Relevant to that: Maybe it's time for a "crates-team"?
I don’t think it needs to be a binary abandoned/not-yet-abandoned. Authors may be unavailable temporarily (e.g. health reasons), or even technically still be available but just “not have time” and touch the crate once a year.
So the rule could be: the longer the author is not involved, the bigger intervention is acceptable.
A recent case was: a new version of Rust affected type inference and the crate needed a 1-line fix. People with pitch forks started gathering on github. The author was not responding for a couple of weeks, but returned eventually.
Taking over the crate and looking for a new maintainer after a couple of weeks would definitely be too much, but OTOH releasing a patch version with the 1-line fix would solve the problem well.
I suggest making it depend on time scale:
- short term (weeks?): nothing except obvious urgent bugfixes
- obvious, because it would be horrible to break someone else’s crate for them
- urgent, because otherwise it can wait for the maintainer (I imagine urgency here dictated mostly by external deadlines like new Rust releases or discovery of security vulnerabilities)
- longer term (months?): if a new fork emerges, help switching to the new fork.
- for libraries it’s easy to publish code as
extern crate new_fork; pub use new_fork::*to gently migrate users.
- for libraries it’s easy to publish code as
I’d also like to help out. I’m
jonas-schievink on GitHub.
I like this general idea, and I think it does a lot to shore up potential issues within the ecosystem. Having backups would be great for a lot of projects. Even if just to mark an entire crate as deprecated.
However, I’m also slightly concerned at the widely increased attack surface this presents. Am I understanding correctly that anyone in the bus organization would be able to push updates for any crate the org is marked as an owner on? To my knowledge there isn’t great reporting for when a package you published gets updated. It would be fairly trivial for someone to push a package update from the bus org to a project under the radar.
Yes, this is a problem. I’ve made a feature request to allow inviting teams, so that non-members can add them:
there should be a group of trusted volunteers
You emphasized “group”, while I’m more worried about “trusted” Especially with the current “message me and I’ll add you” approach.
- I verify who asks to be added and accept only people who have been in the community for a while.
- The feature request I’ve linked to will eliminate the need to add users to the GitHub group, since they will be able to give ownership of crates without belonging to the group.
(I might be off topic here, but it’s related to abandoned crates, so hopefully not too off-topic)
Could there possibly be a distinction between abandoned crate and finished crate?
crates.io just shows the last updated time, but sometimes there’s simply nothing the author can add and it becomes difficult to assess the usability of the crate.
Would be nice if there’s a “pulse” signal or “heartbeat” that the author or the group can can trigger to essentially say “Yep the crate is still being looked after, just nothing to do atm, that’s all”.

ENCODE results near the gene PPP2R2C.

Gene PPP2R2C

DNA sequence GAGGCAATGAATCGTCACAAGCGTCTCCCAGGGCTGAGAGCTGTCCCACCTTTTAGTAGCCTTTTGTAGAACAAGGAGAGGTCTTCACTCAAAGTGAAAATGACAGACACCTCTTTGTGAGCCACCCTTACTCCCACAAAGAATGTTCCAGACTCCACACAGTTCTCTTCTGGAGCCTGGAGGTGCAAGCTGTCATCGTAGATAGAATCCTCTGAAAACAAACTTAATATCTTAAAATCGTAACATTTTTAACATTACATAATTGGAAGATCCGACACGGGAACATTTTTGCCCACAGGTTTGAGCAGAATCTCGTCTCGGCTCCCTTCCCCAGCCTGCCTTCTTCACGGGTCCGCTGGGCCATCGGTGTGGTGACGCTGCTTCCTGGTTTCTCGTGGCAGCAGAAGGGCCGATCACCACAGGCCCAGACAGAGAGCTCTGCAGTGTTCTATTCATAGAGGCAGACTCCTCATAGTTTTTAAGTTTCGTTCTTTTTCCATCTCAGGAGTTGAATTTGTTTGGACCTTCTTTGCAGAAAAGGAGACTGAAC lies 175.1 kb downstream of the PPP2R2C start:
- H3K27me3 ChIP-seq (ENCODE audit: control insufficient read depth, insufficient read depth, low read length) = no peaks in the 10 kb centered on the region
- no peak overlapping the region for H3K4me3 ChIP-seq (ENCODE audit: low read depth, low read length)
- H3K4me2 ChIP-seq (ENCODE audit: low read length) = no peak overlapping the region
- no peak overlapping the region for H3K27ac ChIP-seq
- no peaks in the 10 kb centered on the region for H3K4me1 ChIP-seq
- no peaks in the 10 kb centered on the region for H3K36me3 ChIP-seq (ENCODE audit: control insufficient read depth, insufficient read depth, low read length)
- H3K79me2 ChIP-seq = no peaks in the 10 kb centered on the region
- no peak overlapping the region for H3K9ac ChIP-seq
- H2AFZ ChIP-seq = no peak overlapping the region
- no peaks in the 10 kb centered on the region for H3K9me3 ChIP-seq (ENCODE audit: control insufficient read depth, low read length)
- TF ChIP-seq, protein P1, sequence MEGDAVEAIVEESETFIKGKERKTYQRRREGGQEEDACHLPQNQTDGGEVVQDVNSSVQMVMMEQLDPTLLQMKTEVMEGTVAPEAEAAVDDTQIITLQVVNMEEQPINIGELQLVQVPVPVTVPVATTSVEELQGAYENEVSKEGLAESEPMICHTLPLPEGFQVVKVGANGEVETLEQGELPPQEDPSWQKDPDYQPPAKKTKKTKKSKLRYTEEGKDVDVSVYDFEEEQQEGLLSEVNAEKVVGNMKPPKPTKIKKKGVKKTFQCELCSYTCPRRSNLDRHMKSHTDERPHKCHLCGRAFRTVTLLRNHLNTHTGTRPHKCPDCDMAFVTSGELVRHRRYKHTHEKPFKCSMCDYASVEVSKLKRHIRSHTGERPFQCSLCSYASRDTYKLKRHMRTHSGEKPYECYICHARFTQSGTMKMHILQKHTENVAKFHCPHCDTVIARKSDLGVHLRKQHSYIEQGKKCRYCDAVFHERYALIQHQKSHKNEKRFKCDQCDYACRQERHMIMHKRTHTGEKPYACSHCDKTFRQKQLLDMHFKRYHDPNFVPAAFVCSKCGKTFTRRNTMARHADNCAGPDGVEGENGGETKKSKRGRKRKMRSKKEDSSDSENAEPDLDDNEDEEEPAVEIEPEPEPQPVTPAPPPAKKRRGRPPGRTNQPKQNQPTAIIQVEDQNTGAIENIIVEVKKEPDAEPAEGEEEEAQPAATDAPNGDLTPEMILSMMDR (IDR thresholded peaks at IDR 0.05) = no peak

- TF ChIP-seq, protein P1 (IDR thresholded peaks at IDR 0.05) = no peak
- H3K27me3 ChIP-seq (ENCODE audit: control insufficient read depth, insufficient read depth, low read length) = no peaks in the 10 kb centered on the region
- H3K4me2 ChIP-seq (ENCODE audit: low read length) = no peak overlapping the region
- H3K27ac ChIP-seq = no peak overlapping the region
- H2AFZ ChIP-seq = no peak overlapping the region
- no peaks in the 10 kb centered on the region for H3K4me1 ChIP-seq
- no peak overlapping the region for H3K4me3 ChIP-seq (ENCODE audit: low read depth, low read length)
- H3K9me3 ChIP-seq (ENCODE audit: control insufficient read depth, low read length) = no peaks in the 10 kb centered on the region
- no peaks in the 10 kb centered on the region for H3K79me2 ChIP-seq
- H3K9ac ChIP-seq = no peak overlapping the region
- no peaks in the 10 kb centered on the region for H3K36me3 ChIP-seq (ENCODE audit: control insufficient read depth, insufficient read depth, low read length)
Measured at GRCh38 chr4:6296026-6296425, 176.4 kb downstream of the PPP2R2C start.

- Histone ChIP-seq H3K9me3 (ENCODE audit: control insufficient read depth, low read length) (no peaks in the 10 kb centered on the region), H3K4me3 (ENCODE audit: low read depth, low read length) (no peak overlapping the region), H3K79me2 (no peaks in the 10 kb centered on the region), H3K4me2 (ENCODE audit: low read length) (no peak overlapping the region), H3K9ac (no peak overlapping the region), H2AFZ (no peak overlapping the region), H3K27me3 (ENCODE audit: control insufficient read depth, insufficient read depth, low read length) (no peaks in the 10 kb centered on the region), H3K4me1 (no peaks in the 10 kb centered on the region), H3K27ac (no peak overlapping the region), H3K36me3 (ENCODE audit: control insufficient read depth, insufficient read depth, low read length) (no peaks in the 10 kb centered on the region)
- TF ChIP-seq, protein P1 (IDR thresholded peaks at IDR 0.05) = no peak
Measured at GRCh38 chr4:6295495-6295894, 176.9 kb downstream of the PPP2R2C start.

Trust is definitely tricky. I think for this to work it needs to be wholly clear and transparent about what its goals are and who’s involved.
I would favour a separate organisation whenever possible like we did with
uuid, with the bus factor team having permissions on crates.io and a separate team having ownership of the repository in its organisation.
There’s a bit of a difference in approach between centralising maintainership under a single umbrella organisation, and distributing it amongst disparate teams. I’m in favour of decentralisation here.
It doesn’t necessarily need to factor in to this at all though if it’s only concerned with being able to push a fork to crates.io under the same name. That’s where I think the question what does it mean for the bus factor team to share ownership over a crate? matters.
Help maintain `bitflags`!
It is a tradeoff. Centralised organisations brings about reputation and trust though. For example you are more likely to use a crate from rust-nursery or serde than some random user.
In Github org, you can create teams and assign only those members to certain repos.
Though i’m fine with either approach.
It might be a good idea for everyone in the org to set their visibility to “public” instead of the default “private” so everyone can see who’s involved and who would get access to their crates. For members, you can do that at https://github.com/orgs/rust-bus/people.
Thanks for pointing that out. Have changed it for my profile
Iron has an org with 7 people, so I think they’re covered.
Yeah I know but they can’t maintain it any more
Anyone wants to co-maintain sodiumoxide crate? You can reply here or DM me or on gitter and will follow up with you.
What is the difference between
cargo owner --add rust-bus-owner and
cargo owner --add github:rust-bus:maintainers? The latter fails for me.
The second command is listed as primary command (for example, in Github’s org description), and I hesitate about the first command because of it may add a regular owner, not less privileged group owner like Rust Bus is supposed to be as far as I know.
If I indeed need to use the first command, maybe it should be advertised more than the second?
Shall there be a Github README.md badge for repositories opted into the Rust Bus program?
cargo owner --add rust-bus-owner. We’ve tried the other command first, but as you’ve found out, it doesn’t work for everyone. I’ve updated the org description.